Theory implicates peritraumatic fear-based interoceptive conditioning in the development of panic spectrum problems subsequent to traumatic event exposure. Relatively little empirical work has directly investigated this hypothesis. The current study tested the hypothesis that level of peritraumatic fear would predict anxious reactivity to a well-established 3-min voluntary hyperventilation procedure administered to 63 adolescents who had experienced a DSM-IV-TR-defined traumatic event. This relation was examined after controlling for variance accounted for by posttraumatic stress symptoms, sex, age, anxiety sensitivity, general symptoms of psychopathology, and both peritraumatic helplessness and disgust. As predicted, peritraumatic fear was related to anxious reactivity to hyperventilation-elicited bodily arousal. Specificity tests suggested this relation was specific to peritraumatic fear. Prospective research is now needed to better elucidate the relation between peritraumatic fear and subsequent development of anxious reactivity to bodily arousal and panic spectrum problems.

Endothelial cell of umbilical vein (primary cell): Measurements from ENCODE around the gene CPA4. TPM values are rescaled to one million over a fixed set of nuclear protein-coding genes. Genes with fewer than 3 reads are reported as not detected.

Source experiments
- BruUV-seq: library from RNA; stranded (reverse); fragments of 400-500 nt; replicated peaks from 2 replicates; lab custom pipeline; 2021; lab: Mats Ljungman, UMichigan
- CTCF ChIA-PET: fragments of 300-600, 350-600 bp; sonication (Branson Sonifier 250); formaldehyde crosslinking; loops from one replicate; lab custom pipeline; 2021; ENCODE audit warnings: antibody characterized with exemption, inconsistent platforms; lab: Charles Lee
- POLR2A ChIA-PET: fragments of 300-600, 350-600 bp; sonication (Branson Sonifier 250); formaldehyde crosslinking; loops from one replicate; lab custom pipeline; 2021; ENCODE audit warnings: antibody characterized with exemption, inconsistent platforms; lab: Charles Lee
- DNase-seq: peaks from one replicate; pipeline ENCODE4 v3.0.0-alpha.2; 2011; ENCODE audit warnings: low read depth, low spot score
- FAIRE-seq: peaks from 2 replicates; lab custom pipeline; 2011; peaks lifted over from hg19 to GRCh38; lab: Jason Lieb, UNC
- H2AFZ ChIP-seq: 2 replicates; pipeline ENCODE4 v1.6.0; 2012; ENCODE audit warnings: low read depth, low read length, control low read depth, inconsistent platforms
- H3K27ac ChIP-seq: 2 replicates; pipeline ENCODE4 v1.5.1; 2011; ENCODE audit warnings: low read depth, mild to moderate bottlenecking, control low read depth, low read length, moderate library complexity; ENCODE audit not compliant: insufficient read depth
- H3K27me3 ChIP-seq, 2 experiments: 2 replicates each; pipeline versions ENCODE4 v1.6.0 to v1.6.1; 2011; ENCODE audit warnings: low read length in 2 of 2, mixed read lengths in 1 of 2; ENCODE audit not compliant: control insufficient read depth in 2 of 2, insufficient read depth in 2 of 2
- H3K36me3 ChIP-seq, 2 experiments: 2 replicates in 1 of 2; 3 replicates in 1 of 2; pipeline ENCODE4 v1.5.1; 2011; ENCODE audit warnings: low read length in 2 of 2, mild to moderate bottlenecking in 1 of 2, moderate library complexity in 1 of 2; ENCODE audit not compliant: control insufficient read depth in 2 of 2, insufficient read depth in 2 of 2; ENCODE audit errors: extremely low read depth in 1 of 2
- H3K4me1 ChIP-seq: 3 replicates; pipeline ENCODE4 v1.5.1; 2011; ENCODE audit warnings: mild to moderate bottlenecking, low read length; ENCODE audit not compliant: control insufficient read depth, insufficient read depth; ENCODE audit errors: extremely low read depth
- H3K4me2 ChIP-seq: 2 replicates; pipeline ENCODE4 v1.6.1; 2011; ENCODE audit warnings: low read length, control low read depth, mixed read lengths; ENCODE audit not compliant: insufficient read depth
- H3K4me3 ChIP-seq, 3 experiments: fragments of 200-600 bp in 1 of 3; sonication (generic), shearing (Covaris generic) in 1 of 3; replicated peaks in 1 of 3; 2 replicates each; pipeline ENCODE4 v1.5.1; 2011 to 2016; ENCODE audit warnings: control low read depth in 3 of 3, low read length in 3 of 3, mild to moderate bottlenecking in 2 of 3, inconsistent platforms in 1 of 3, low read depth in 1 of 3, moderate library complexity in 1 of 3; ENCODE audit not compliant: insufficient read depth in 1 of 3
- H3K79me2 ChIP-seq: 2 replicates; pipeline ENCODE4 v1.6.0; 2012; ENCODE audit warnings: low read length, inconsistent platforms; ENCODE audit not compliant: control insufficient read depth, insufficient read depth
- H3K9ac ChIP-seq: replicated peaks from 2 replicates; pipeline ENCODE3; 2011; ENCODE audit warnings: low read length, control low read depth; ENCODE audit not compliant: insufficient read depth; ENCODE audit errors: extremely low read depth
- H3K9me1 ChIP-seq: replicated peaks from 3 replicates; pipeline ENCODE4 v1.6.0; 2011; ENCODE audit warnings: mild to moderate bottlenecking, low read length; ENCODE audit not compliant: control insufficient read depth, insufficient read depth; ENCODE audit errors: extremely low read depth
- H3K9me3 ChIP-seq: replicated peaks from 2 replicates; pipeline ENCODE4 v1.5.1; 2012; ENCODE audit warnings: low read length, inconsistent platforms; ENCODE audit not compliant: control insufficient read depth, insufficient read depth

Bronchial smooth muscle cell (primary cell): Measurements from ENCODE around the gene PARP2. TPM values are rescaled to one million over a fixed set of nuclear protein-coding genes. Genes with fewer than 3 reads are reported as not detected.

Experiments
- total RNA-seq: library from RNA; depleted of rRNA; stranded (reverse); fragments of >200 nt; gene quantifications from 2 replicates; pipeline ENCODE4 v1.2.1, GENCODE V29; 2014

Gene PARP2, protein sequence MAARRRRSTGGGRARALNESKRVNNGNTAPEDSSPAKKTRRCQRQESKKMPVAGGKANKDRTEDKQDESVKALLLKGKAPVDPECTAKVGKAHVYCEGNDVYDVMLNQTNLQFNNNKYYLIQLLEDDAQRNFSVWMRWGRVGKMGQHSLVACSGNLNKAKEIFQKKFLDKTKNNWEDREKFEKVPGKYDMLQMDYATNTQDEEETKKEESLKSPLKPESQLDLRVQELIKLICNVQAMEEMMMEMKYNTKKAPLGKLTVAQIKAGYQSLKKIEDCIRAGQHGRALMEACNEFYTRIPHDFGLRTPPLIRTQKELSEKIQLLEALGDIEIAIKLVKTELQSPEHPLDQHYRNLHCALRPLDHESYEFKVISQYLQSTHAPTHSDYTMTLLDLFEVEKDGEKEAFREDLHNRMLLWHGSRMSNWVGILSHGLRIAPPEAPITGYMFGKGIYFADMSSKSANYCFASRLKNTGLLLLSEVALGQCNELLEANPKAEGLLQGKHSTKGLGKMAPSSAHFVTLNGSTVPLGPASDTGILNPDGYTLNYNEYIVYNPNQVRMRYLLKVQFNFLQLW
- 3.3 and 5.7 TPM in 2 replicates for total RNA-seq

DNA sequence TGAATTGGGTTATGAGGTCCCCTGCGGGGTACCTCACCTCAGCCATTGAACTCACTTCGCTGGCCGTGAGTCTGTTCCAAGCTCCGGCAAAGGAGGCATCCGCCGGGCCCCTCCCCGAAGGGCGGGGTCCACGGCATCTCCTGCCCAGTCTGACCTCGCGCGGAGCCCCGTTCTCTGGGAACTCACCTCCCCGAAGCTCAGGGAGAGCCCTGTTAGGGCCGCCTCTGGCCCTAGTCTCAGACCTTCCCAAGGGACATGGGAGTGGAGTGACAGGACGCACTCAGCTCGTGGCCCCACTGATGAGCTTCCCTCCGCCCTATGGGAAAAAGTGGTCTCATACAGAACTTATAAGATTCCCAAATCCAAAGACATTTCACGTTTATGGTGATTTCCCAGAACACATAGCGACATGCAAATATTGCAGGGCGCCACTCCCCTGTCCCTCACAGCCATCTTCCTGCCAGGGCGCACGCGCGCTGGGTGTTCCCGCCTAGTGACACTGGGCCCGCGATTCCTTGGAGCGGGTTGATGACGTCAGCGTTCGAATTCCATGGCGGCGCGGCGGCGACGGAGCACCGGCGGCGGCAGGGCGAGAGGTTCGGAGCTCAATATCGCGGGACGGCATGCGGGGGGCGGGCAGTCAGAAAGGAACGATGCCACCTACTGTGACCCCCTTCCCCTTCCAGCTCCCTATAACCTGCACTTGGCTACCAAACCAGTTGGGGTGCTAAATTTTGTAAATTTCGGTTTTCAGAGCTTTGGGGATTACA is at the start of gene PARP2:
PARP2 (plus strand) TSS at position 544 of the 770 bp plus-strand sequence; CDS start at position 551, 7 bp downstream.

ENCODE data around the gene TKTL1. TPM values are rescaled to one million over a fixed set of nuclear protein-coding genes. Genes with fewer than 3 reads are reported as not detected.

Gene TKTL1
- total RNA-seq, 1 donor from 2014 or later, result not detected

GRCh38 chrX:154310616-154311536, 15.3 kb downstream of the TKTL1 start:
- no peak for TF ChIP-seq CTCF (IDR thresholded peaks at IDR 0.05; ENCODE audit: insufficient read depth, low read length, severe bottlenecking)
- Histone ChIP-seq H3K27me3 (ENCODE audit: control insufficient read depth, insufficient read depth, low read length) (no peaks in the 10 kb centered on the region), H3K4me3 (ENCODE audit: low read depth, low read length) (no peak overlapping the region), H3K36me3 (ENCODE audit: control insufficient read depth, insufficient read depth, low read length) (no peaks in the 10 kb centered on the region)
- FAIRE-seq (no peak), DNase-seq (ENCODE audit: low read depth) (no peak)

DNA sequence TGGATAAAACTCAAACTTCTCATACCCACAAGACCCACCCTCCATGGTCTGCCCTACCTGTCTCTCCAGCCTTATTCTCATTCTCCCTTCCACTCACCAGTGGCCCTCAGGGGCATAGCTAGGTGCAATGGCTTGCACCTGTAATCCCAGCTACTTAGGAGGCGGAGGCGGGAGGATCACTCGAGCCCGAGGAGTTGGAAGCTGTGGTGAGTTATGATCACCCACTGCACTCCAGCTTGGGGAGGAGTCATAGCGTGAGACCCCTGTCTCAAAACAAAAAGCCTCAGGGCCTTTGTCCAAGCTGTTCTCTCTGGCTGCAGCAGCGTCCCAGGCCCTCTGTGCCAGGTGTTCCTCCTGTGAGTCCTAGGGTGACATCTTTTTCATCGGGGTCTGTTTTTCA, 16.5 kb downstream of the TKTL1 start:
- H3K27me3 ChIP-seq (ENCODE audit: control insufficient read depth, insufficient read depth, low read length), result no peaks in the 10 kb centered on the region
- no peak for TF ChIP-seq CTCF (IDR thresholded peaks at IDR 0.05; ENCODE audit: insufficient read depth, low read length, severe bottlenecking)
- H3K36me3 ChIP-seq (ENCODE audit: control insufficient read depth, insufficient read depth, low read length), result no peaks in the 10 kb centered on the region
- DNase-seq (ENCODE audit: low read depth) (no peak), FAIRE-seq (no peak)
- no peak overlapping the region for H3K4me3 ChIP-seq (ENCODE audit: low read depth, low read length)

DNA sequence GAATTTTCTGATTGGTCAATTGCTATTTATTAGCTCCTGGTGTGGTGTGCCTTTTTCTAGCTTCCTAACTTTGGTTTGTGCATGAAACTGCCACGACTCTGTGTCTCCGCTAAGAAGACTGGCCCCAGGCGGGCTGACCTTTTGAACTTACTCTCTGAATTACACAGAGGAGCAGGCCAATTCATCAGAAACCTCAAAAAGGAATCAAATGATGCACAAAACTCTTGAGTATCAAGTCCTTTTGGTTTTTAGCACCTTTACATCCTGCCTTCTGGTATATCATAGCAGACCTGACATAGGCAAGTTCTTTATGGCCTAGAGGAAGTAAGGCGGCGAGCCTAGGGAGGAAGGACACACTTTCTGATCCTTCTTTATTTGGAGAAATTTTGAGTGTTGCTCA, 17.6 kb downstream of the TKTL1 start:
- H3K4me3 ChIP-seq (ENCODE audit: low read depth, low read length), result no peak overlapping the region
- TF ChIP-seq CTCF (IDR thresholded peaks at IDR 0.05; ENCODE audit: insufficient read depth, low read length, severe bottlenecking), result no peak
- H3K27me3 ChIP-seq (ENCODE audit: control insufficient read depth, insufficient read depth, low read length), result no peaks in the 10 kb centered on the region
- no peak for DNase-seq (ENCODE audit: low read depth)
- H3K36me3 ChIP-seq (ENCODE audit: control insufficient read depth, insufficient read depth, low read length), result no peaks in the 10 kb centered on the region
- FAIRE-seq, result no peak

|Number of pages
|Cognitive Therapy and Research
|Published - Aug 2012
- Peritraumatic fear
ASJC Scopus subject areas
- Experimental and Cognitive Psychology
- Clinical Psychology